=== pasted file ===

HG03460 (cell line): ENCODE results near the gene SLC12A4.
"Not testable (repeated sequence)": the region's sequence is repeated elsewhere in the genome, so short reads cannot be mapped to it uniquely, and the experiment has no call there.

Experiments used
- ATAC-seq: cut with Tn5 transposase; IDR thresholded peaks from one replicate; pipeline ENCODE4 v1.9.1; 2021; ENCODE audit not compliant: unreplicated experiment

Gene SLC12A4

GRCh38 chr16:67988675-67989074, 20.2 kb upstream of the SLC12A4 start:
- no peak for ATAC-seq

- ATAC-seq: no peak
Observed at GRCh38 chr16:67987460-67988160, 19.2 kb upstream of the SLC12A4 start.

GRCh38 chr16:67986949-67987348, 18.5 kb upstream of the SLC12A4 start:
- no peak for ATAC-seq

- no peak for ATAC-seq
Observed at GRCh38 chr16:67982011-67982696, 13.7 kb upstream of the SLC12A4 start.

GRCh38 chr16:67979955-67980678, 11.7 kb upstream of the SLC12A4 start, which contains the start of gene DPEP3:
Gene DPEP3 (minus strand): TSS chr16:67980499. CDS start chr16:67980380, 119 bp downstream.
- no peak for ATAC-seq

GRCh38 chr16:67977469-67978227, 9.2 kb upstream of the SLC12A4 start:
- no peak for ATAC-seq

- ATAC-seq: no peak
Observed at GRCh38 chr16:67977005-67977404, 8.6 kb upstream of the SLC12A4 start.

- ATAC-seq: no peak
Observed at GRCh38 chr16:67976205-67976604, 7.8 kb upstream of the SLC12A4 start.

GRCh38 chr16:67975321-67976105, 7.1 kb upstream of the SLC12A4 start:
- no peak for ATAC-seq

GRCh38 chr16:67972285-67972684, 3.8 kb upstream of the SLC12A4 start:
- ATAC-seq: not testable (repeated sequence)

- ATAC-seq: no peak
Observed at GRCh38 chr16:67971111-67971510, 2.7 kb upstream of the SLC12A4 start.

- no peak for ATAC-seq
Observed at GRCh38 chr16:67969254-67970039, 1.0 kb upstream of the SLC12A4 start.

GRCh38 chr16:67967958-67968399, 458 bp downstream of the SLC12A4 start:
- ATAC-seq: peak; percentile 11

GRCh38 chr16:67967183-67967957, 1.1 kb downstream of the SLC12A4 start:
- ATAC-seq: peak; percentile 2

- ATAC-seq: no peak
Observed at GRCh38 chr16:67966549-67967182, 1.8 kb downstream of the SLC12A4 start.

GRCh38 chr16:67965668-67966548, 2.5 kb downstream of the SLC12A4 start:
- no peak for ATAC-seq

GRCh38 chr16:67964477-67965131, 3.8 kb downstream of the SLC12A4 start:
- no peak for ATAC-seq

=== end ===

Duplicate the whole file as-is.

HG03460 (cell line): ENCODE results near the gene SLC12A4.
"Not testable (repeated sequence)": the region's sequence is repeated elsewhere in the genome, so short reads cannot be mapped to it uniquely, and the experiment has no call there.

Experiments used
- ATAC-seq: cut with Tn5 transposase; IDR thresholded peaks from one replicate; pipeline ENCODE4 v1.9.1; 2021; ENCODE audit not compliant: unreplicated experiment

Gene SLC12A4

GRCh38 chr16:67988675-67989074, 20.2 kb upstream of the SLC12A4 start:
- no peak for ATAC-seq

- ATAC-seq: no peak
Observed at GRCh38 chr16:67987460-67988160, 19.2 kb upstream of the SLC12A4 start.

GRCh38 chr16:67986949-67987348, 18.5 kb upstream of the SLC12A4 start:
- no peak for ATAC-seq

- no peak for ATAC-seq
Observed at GRCh38 chr16:67982011-67982696, 13.7 kb upstream of the SLC12A4 start.

GRCh38 chr16:67979955-67980678, 11.7 kb upstream of the SLC12A4 start, which contains the start of gene DPEP3:
Gene DPEP3 (minus strand): TSS chr16:67980499. CDS start chr16:67980380, 119 bp downstream.
- no peak for ATAC-seq

GRCh38 chr16:67977469-67978227, 9.2 kb upstream of the SLC12A4 start:
- no peak for ATAC-seq

- ATAC-seq: no peak
Observed at GRCh38 chr16:67977005-67977404, 8.6 kb upstream of the SLC12A4 start.

- ATAC-seq: no peak
Observed at GRCh38 chr16:67976205-67976604, 7.8 kb upstream of the SLC12A4 start.

GRCh38 chr16:67975321-67976105, 7.1 kb upstream of the SLC12A4 start:
- no peak for ATAC-seq

GRCh38 chr16:67972285-67972684, 3.8 kb upstream of the SLC12A4 start:
- ATAC-seq: not testable (repeated sequence)

- ATAC-seq: no peak
Observed at GRCh38 chr16:67971111-67971510, 2.7 kb upstream of the SLC12A4 start.

- no peak for ATAC-seq
Observed at GRCh38 chr16:67969254-67970039, 1.0 kb upstream of the SLC12A4 start.

GRCh38 chr16:67967958-67968399, 458 bp downstream of the SLC12A4 start:
- ATAC-seq: peak; percentile 11

GRCh38 chr16:67967183-67967957, 1.1 kb downstream of the SLC12A4 start:
- ATAC-seq: peak; percentile 2

- ATAC-seq: no peak
Observed at GRCh38 chr16:67966549-67967182, 1.8 kb downstream of the SLC12A4 start.

GRCh38 chr16:67965668-67966548, 2.5 kb downstream of the SLC12A4 start:
- no peak for ATAC-seq

GRCh38 chr16:67964477-67965131, 3.8 kb downstream of the SLC12A4 start:
- no peak for ATAC-seq